[Editor's Note: This article has been updated since its original publication to reflect a more recent version of the software interface.]
The costs and liabilities that companies incur in supporting their warranty policies could consume staggering percentages of their budgets. Therefore, warranty analysis is an important activity for a manufacturing company's financial planning. Continuous monitoring for emerging negative reliability issues is also extremely important. An ongoing comprehensive warranty analysis program helps in revealing the truth in warranty data and provides much useful and insightful information, such as warranty returns and related cost forecasts, optimum schedules of spares shipments and deviation between the actual and predicted warranty returns. In addition, a comprehensive warranty analysis program will look at warranty data from several different angles to help identify trends, warranty issues and possible corrective actions. These analyses should look at the big picture, or global view, and should also look at the customer’s perspective during the warranty period.
Some warranty analyses that can be performed on non-repairable systems (or at the component level if a failed component is replaced by a new one or repaired to perfect "as good as new" condition) involve using distribution analysis methods (commonly known as Weibull analysis). For repairable systems, however, distribution analysis is not valid as systems are typically not put back into a like new condition after repair. In general, the intervals between failures of a complex system do not follow the same distribution. Therefore, for systems that are repaired and not replaced when they fail during warranty, the analysis methods provided in ReliaSoft’s RGA software are generally appropriate. Some of the RGA methods, e.g., the Global Fleet Analysis, will also apply to systems that are replaced when they fail.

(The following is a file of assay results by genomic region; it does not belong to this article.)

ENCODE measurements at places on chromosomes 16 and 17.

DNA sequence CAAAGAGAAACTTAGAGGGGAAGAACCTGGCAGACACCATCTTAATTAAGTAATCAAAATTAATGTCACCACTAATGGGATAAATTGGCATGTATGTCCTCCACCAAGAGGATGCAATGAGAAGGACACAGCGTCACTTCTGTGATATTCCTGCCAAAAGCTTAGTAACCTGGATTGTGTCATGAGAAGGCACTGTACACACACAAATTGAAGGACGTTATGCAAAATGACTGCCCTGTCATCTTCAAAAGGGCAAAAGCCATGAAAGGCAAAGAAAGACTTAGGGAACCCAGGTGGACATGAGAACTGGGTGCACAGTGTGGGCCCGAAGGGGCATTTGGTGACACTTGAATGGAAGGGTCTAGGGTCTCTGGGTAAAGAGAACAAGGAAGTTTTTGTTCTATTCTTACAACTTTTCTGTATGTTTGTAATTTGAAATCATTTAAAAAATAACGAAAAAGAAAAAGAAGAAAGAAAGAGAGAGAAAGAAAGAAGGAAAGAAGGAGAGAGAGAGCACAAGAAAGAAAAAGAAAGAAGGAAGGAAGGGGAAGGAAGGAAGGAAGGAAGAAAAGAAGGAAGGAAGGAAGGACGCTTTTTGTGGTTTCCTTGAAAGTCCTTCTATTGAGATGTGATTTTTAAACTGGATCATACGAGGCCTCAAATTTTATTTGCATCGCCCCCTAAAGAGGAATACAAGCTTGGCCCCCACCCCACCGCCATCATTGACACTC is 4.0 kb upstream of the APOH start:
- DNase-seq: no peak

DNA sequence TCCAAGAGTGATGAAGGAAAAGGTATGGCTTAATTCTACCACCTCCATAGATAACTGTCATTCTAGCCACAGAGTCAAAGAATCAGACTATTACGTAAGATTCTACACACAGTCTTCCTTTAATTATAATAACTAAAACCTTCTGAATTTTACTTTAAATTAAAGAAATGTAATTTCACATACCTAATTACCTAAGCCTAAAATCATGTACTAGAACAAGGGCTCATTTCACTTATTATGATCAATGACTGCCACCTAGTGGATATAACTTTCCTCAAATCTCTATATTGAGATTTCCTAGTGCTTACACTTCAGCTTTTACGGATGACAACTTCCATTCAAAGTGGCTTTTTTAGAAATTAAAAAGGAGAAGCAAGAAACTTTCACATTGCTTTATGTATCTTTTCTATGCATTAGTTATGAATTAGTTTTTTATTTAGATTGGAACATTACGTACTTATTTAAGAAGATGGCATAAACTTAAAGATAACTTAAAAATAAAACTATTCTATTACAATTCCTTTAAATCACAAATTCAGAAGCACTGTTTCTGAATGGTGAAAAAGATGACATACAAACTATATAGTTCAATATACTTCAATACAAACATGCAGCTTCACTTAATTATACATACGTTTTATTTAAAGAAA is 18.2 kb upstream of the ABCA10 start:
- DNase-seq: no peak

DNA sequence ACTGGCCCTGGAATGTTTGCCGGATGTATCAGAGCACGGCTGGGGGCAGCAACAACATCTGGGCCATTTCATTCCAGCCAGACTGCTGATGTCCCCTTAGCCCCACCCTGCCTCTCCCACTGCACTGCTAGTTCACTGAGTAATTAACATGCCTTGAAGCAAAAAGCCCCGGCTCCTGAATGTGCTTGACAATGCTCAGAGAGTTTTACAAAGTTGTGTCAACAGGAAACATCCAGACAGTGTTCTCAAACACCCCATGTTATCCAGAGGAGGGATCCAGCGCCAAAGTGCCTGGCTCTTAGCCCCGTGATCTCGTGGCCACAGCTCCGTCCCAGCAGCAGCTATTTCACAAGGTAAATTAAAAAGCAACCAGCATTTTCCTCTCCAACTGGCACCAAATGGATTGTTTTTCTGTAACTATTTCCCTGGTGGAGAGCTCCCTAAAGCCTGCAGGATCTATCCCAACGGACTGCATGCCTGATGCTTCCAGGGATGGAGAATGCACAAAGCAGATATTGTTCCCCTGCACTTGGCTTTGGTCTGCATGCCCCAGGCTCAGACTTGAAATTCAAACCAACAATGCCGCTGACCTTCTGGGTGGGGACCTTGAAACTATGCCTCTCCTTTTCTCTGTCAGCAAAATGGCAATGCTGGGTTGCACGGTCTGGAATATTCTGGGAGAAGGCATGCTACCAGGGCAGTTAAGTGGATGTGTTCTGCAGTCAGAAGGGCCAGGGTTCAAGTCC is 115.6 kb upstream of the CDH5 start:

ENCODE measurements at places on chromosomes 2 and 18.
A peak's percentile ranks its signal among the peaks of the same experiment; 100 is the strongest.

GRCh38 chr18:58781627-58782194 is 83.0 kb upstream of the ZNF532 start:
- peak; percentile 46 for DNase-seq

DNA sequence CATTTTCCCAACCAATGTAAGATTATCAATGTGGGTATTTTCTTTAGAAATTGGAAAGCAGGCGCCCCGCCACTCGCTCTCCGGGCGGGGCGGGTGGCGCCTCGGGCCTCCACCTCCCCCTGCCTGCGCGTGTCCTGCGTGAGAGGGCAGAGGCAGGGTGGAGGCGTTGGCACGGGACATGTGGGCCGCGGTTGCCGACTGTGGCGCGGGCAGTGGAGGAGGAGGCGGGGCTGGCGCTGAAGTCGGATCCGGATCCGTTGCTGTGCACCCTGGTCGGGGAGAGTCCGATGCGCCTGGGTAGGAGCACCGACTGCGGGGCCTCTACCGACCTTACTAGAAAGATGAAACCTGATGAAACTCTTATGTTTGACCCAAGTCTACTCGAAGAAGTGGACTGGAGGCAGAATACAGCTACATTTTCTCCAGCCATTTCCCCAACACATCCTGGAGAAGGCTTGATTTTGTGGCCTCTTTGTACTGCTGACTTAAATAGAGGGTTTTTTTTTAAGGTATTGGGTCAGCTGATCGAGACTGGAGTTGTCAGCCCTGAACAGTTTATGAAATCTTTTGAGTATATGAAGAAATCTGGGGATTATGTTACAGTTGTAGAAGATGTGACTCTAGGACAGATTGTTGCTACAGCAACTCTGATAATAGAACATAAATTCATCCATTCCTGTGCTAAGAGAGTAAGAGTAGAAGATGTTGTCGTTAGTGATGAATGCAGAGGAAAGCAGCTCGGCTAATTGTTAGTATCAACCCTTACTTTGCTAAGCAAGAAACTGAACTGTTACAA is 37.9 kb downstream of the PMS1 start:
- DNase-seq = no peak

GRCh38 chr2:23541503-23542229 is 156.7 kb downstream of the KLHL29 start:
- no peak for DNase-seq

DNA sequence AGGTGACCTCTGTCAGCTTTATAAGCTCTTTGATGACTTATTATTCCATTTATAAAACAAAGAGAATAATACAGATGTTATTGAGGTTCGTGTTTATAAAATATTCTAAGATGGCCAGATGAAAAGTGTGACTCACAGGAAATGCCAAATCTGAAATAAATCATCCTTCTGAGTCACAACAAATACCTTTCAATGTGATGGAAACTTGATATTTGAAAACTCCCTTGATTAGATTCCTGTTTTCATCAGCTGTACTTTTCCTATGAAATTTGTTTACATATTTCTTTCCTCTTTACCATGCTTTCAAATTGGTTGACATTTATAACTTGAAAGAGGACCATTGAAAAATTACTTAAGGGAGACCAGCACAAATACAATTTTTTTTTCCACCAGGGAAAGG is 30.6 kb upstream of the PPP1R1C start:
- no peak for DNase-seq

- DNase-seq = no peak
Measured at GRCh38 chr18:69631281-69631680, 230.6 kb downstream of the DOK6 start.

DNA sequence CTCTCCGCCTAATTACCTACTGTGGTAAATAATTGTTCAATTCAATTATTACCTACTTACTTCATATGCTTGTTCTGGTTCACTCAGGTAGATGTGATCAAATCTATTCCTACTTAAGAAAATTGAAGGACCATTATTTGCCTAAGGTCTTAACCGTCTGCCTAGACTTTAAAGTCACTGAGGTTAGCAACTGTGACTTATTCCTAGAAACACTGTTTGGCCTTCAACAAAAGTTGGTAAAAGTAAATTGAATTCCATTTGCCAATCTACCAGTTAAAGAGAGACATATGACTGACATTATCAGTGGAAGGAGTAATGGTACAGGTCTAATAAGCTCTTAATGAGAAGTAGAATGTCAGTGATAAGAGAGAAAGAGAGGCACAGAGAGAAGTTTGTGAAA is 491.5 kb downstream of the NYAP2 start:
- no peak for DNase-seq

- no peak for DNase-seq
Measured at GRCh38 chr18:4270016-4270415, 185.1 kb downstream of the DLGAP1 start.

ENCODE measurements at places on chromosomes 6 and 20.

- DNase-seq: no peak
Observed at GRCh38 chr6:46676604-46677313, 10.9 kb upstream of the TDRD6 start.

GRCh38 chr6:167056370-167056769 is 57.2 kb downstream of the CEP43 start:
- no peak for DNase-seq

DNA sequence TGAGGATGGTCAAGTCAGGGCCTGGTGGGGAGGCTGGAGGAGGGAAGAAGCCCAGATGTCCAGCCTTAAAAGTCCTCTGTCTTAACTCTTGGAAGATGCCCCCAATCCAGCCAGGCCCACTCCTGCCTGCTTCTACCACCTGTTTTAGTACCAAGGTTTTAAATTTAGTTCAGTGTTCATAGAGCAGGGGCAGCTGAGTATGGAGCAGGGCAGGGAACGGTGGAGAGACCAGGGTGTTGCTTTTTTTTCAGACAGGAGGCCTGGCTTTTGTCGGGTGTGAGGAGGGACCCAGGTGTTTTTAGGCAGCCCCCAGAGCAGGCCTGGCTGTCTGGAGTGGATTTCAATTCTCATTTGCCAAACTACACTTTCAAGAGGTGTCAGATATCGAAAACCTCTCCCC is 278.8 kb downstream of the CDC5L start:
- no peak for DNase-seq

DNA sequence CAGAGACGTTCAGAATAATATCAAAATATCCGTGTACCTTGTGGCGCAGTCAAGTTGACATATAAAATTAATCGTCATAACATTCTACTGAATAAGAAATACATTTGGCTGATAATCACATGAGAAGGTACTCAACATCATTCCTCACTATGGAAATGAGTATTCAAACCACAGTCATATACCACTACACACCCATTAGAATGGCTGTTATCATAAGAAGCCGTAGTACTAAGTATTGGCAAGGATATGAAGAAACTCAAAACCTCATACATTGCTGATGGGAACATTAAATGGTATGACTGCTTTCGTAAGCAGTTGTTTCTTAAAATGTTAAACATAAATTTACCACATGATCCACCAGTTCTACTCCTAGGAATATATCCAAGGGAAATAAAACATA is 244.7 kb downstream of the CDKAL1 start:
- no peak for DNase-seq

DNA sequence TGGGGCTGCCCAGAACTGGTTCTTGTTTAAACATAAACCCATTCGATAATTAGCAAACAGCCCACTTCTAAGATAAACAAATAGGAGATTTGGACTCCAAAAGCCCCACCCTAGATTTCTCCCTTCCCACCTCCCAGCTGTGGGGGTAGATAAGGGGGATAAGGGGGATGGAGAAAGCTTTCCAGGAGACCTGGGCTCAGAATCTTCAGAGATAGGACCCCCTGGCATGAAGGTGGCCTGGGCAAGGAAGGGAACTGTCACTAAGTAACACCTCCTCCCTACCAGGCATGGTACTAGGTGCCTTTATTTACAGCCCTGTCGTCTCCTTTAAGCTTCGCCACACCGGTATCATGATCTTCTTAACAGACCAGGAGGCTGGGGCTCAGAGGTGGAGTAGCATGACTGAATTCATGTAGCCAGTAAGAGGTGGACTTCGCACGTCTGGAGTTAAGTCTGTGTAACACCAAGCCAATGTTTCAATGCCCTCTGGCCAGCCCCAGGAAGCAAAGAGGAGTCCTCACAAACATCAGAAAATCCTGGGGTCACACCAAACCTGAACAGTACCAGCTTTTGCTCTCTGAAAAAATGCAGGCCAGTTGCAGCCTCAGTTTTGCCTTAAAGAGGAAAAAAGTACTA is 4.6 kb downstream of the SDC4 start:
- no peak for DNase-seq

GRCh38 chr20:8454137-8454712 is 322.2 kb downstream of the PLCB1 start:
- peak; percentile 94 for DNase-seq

This article presents different types of warranty analysis for repairable systems that address different sets of warranty data and related questions. The total package of analyses gives an ongoing assessment of the reliability during the warranty period from several viewpoints. Warranty analysis can help in forecasting future return numbers and costs of fulfilling warranty claims, observing MTBF change over time and predicting changes in the future, verifying constancy in warranty performance and checking for wearout or infant mortality problems (quality problems) during warranty.
The Global Fleet Analysis uses the fleet warranty failures and total fleet operating hours over successive periods of calendar time to:
Sample Data and RGA Instructions
The data set for this type of analysis is to be grouped by a certain increment (e.g., months, quarters), which shows the accumulated hours (or other time unit such as mileage) of all the systems in the field and the number of fleet failures. This type of analysis uses the following data type and model in RGA:
In Table 1, the warranty data are grouped according to quarters. In each quarter we note the total number of fleet operating hours for all systems that are under warranty and the number of failures during the quarter. The results from this analysis were discussed in a recent Reliability HotWire article, see http://www.weibull.com/hotwire/issue64/hottopics64.htm.
Table 1: Global Fleet Data
Global Fleet Analysis with
Sample Data and RGA Instructions
As mentioned above, the data set is to be grouped by a certain increment (e.g., months, quarters), which shows the accumulated hours of all the systems in the field and the number of fleet failures. Failure modes are named and classified depending on the repair action type. This type of analysis uses the following data type and model in RGA:
In Table 2, the warranty data are grouped by months. In each month we note the total number of fleet operating hours for all systems that are under warranty, the number of failures during the month and the type of repair action received by each failure mode.
Table 2: Global Fleet with Failure Modes Data
Figure 1 shows the estimated effectiveness factors for the failure modes with delayed fixes (i.e., the BD modes). The effectiveness factor estimates the percent decrease in the item’s failure rate after the corrective actions are applied. The figure also shows a chart with the demonstrated MTBF of the population at the end of the 6th month, the Projected MTBF (after including the delayed repairs) and the Growth Potential MTBF (i.e., the maximum MTBF that can be attained with the current management strategy when all BD modes have been observed and fixed with an effectiveness equal to the average of the effectiveness factors that have been estimated for the observed BD modes).